A peek inside JuniorNet's downtown Boston offices, where the average age of employees is 23, shows some of that youthful need for multiple stimuli already gripping the workplace. Of course societal changes don't happen in the blink of an eye, so it's impossible to pick one day in the future and say that's when the workforce will change. But it's fair to say that the youngest workers out there now represent the breaking edge of the new wave of employees. At JuniorNet, programmers watch their computer screens, listen to music through headphones and carry on conversations all at once, thriving on what may be distractions for older workers. When the first set of cubicles went into the offices, employees thought the walls were too high; they wanted to be able to see what their coworkers were doing. The spirit borne of the collaborative nature of information technology-whether it comes from kids clustered around shared computers in the classroom or virtually clustered in an Internet chat room-infuses the entire office.
A digital diet certainly produces a different worker, and some may argue that it's not necessarily a better worker. "Production is great, but individuality is sacrificed," notes Rothenberg, who speaks not only as a businessman but as a father of three who is watching his children grow up in a world governed by technology. He's not sure he's ever seen his daughter hand write a letter, and his children seem to look for verbal hyperlinks when he talks to them-"yeah, Dad, I know that; click to the next part." But as technology access in homes and schools increases, children who think this way will be as common as freckles in Ireland.
NO MORE PENCILS, HARDLY ANY BOOKS While a technically saturated childhood doesn't guarantee a better employee or citizen, it's not stopping many schools from taking a leap onto the technology bandwagon. "You talk to any superintendent nowadays and they can talk about their LANs, their high-speed WANs, T1s, ATMs. They can talk to you about wireless and what they should be doing with wireless, because everyone is convinced that technology will make a difference in education," says Bill Rodrigues, vice president for K-12 education at Dell Computer Corp. in Round Rock, Texas. His division works with schools across the country to help build technology infrastructures.
At Western Heights School District in Southwest Oklahoma City, which works with Dell, a combination of E-Rate funding (part of the $2.5 billion allotted to schools and libraries through the Federal Telecommunications Act of 1996), bond initiatives and funding from local businesses has helped create one of the most wired districts in the country. In 1995 the Oklahoma Board of Education requested the district study how proficient its schools were with technology.
The results: The district was woefully unprepared to help students meet a technological future. So a task force of 24 educators developed a plan to improve the district's technology access. Five years ago, the district had only two small, unconnected networks, and an Apple IIe was the only computer in classrooms that were lucky enough to have anything at all. Today, fiber-optic cabling connects the four elementary schools, high school, middle school and an alternative education site. Each teacher's workstation has videoconferencing capability, every student and teacher has an e-mail address, and for the last four years the school has been building a network so advanced and user-friendly it would make some CIOs drool onto their keyboards.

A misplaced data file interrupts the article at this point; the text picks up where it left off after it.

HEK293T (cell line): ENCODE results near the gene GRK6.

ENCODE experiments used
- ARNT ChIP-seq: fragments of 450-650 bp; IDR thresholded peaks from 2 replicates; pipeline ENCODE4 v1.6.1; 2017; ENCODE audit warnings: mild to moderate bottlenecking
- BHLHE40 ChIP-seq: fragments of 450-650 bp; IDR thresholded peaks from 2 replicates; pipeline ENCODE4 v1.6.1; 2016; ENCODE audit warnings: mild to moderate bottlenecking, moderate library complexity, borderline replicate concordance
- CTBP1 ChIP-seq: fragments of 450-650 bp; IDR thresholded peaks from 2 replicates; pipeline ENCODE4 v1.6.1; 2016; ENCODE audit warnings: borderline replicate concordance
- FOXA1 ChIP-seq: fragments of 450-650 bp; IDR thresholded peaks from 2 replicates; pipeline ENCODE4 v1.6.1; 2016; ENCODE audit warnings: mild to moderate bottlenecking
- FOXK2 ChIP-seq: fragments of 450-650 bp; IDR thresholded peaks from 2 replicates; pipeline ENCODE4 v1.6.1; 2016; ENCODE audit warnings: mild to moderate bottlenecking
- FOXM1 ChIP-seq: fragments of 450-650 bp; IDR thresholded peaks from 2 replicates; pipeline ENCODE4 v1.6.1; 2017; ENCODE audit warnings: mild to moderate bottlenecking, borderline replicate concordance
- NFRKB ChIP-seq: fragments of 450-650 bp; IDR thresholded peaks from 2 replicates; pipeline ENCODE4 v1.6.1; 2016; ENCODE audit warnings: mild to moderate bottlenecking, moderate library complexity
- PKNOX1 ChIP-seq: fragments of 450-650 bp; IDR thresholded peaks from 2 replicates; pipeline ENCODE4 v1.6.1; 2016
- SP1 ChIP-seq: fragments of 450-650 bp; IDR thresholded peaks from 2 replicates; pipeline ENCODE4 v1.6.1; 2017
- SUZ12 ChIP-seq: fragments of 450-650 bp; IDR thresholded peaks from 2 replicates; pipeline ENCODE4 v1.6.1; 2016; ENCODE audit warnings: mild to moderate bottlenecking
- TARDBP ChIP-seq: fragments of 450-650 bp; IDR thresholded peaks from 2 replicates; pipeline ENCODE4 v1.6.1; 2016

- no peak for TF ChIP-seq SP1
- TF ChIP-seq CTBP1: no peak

Observers might be surprised to learn that Western Heights doesn't have pots of its own money to throw at technology; in fact, 72 percent of the district's students qualify for free or reduced-rate lunches. Joe Kitchens, superintendent of schools for Western Heights, acknowledges that securing funding is one of the toughest parts of wiring the district. He has found, however, that businesses are more than willing to pitch in and that E-Rate dollars, courtesy of a presidential administration committed to improving technology access in schools, can go a long way.
Kitchens claims technology will allow the school to expand and be more flexible in the services it offers to students and the school community, even to the point of being a 24-hour organization. He cites the case of a teacher who was being treated for cancer; the district sprung for a computer for her home that allowed her to continue to communicate with students during her recovery. And he emphasizes that technology is the key to letting students learn at different paces, allowing accelerated students to take distance-learning classes that their own schools may not offer. Kitchens' district recognized early the dominant role technology would have and wasted no time making sure its students would be prepared to meet the challenges of an information economy. The question then becomes whether the businesses are ready to meet the students.
THE DEVELOPING WORKFORCE While Western Heights' commitment to technology may be ahead of other districts of the same size and economic situation today, it won't be long before its approach is the rule rather than the exception. The demand is for more and more IT resources, and the mantra is, "If we don't integrate technology we'll fall behind." For the short term this may mean a scramble for schools and districts to secure the funding and the human capital to get their schools running at the speed of business. But in the long term it means that more and more students, for better or worse, will leave school with the indelible print of technology on their brains.